Home Tennis Tactical Mastering the Art of Point Planning in Tennis: A Guide with Five Examples

Mastering the Art of Point Planning in Tennis: A Guide with Five Examples

In the dynamic and competitive game of tennis, success is not just about who has the fastest serve, the most powerful forehand, or the most agile footwork. While these elements certainly play a critical role, strategic planning is another, often underappreciated facet of the game that can make a substantial difference.

In the midst of fast-paced rallies and high-pressure moments, it might seem like players are merely reacting to each shot as it comes. But beneath the surface, every move is typically part of a bigger plan. More often than not, each stroke is a calculated decision designed to outmaneuver the opponent and control the court. This strategic approach to tennis is what often separates good players from great ones.

One of the key elements of strategic planning in tennis is the concept of a ‘point plan’ or ‘point construction plan’. This might be a term you’ve heard thrown around in coaching sessions, tennis commentaries, or post-match analyses. But what does it really mean? How does it work in practice? And how can understanding and applying point planning in your own game give you that competitive edge and enhance your performance on the court?

In this article, we delve deeper into the concept of point planning, unravel its importance, and provide concrete examples of how it can be effectively applied. Whether you’re an aspiring tennis professional, a junior player, or a budding amateur, understanding point planning could give you a new perspective on the game and unlock new avenues for improvement.

What is a Point Plan in Tennis

A point plan, often called a point construction plan, is a strategy for an individual point. It’s a sequence of shots that a player aims to execute, starting from the serve or return, with the goal of winning the point.

Unlike the broader ‘game plan,’ a strategic approach for the entire match (unless a change of plan is needed), a point plan is a micro-level strategy. It considers the current score, player positions, court surface, and other situational factors. A well-executed point plan can disrupt your opponent’s rhythm, exploit their weaknesses, and play to your strengths.

Five Examples of Point Plans

Below are five examples of point plans, and I encourage you to create some of your own to gain experience. Note that each plan is tailored to specific situations and player preferences.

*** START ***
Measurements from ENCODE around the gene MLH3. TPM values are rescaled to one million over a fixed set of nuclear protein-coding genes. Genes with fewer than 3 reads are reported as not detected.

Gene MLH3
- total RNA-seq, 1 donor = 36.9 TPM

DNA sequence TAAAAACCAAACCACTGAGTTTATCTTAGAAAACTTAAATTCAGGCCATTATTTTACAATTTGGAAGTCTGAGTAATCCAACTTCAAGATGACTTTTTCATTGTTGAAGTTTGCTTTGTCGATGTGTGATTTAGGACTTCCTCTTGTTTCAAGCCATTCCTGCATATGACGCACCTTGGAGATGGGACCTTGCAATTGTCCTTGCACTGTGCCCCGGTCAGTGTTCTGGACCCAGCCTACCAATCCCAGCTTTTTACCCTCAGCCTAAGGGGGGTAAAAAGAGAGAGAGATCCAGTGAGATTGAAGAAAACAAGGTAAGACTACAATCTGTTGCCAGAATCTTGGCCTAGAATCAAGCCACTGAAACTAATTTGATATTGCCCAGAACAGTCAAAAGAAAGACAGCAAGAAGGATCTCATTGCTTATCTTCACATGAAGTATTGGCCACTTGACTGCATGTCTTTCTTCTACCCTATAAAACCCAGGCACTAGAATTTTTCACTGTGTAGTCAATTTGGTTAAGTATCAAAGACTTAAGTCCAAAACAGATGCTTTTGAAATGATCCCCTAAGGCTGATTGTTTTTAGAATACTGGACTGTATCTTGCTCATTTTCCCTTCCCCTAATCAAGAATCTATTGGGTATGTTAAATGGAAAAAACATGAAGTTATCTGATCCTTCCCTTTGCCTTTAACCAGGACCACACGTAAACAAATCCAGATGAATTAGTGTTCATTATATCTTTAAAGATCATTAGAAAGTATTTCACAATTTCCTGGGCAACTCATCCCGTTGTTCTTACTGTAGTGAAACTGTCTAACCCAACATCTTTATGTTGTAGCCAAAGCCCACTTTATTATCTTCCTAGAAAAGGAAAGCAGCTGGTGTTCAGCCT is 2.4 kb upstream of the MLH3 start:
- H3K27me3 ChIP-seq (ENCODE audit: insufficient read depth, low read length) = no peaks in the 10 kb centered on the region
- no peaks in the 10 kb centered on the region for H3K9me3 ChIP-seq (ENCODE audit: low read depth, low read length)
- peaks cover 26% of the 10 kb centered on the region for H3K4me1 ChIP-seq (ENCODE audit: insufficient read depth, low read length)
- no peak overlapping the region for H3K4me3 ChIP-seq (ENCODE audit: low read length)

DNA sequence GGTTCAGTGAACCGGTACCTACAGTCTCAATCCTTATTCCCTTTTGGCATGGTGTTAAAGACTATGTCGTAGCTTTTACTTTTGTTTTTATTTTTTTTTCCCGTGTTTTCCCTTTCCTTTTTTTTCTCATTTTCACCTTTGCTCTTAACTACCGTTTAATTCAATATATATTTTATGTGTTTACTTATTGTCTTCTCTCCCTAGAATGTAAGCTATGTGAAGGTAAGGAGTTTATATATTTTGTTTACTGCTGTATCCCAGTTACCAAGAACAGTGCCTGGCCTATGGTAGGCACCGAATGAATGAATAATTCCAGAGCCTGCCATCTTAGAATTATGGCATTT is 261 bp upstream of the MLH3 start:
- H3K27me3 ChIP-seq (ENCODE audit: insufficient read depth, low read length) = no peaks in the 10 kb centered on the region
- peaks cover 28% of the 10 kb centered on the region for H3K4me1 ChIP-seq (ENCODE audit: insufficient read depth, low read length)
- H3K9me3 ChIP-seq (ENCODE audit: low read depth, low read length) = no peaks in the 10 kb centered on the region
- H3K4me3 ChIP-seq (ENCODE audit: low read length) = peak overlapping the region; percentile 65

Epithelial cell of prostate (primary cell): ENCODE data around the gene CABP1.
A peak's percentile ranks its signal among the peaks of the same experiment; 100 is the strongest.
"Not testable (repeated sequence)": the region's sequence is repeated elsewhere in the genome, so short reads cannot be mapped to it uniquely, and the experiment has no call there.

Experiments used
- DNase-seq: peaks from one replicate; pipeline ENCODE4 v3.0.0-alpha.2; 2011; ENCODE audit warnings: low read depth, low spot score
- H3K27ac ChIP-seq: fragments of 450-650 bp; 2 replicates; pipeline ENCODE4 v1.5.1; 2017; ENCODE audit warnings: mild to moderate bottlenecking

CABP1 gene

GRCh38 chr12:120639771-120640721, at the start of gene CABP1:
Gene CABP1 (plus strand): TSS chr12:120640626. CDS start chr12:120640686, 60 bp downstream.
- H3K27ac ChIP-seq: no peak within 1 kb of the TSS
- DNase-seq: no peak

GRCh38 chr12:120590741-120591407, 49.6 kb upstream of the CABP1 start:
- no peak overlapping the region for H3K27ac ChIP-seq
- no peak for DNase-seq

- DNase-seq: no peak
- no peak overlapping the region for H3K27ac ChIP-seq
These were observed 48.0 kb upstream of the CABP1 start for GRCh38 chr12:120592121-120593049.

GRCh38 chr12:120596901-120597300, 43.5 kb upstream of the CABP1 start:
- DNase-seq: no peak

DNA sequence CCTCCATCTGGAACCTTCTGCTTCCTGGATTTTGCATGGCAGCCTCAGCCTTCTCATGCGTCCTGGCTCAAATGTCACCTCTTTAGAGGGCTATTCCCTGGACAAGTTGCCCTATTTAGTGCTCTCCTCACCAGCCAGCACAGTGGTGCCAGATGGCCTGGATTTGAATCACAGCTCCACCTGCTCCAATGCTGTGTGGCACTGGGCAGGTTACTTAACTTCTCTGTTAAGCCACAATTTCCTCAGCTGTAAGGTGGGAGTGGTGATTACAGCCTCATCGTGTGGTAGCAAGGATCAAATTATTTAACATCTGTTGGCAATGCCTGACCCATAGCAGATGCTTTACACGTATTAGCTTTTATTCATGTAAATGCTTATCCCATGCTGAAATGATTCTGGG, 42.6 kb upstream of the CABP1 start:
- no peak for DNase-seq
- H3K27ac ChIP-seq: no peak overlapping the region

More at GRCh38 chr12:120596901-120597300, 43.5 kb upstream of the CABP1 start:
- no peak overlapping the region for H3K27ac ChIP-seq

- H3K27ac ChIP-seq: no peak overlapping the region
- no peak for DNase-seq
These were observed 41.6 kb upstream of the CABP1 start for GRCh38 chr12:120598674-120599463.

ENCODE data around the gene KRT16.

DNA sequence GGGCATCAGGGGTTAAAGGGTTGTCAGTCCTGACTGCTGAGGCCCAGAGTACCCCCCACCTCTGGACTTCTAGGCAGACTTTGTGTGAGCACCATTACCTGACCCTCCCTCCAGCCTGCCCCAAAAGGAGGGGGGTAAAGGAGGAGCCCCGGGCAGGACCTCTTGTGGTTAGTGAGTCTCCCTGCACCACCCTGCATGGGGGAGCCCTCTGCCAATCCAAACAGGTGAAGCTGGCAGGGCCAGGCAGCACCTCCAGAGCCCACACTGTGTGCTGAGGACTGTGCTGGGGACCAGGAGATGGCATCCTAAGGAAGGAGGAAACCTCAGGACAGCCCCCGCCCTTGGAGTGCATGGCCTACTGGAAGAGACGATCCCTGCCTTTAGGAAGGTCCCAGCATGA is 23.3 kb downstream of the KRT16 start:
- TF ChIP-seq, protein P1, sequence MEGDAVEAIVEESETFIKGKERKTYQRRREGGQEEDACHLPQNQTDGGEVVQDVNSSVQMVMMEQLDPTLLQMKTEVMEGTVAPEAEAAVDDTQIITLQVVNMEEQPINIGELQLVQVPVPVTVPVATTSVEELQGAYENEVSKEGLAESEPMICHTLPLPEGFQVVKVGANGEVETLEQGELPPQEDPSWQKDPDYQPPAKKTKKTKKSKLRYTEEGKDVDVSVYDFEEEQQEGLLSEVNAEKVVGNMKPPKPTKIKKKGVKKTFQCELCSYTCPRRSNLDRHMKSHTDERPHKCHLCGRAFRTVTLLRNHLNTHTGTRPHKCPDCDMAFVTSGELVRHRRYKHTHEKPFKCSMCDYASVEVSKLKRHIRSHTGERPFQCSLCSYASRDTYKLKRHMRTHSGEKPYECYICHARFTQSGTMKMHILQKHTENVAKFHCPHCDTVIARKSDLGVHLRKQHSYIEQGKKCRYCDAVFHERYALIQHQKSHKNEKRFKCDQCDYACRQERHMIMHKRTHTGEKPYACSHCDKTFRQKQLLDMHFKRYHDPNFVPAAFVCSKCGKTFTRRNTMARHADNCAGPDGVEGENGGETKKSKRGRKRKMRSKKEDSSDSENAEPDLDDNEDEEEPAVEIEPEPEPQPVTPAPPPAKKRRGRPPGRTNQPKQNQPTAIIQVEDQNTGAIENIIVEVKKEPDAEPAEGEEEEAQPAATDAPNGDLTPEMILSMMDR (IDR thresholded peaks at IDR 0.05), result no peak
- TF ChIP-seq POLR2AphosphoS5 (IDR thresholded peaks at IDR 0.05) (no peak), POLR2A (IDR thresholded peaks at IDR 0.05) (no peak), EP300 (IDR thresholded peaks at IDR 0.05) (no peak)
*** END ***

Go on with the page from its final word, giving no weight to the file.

1. Serve-Wide and Attack the Open Court: This plan starts with a serve aimed wide to pull your opponent off the court. The subsequent shot targets the open court, making it difficult for your opponent to recover. If executed well, this plan can end the point quickly.
  2. Deep Return and Approach the Net: In this plan, you aim to hit a deep return on your opponent’s serve, pushing them back and giving yourself time to approach the net. The idea is to put pressure on your opponent and force them into a defensive lob or a passing shot, which you can volley for a winner.
  3. Baseline Rally and Drop Shot: You engage your opponent in a baseline rally, lulling them into a pattern. Then, you surprise them with a drop shot. This plan works particularly well against opponents who aren’t comfortable at the net or have slower court coverage.
  4. Serve-and-Volley: A classic strategy particularly effective on faster surfaces like grass. After a strong serve, you quickly approach the net for a volley. This tactic is best suited for players with a strong serve and good volleying skills.
  5. Target the Backhand: If you identify that your opponent has a weaker backhand, this plan focuses on consistently hitting to their backhand side. You can apply this strategy from the serve, return, or during rallies.


Point planning is essential to tennis strategy, enabling players to play proactively rather than reactively. You can take control of the match and dictate play on your terms by having a clear idea of how you want to construct your points.

Remember, these plans are not rigid blueprints but flexible strategies. The best tennis players are those who have an array of point plans and can adapt them on the fly, responding to their opponent’s tactics and the ebb and flow of the match.

As you develop your tennis technical, physical, and mental skills, spend time on game and point planning. Mastering these areas could be the key to unlocking your full potential on the tennis court.

Written by
Everett Teague

Everett is a USPTA Professional Tennis & Pickleball Instructor/Coach (Elite Rated) in Tallahassee, FL. He has over 30 years of teaching and coaching experience with all levels and ages of players. In addition to specializing in sound, sport science-based stroke fundamentals, he specializes in efficient contact movement (footwork) skills, fitness training, and mental toughness strategies. He is also the founder of Racket Sports Media, a digital consulting company that helps racket sports clubs differentiate and thrive through tailored content. www.racketsportsmedia.com

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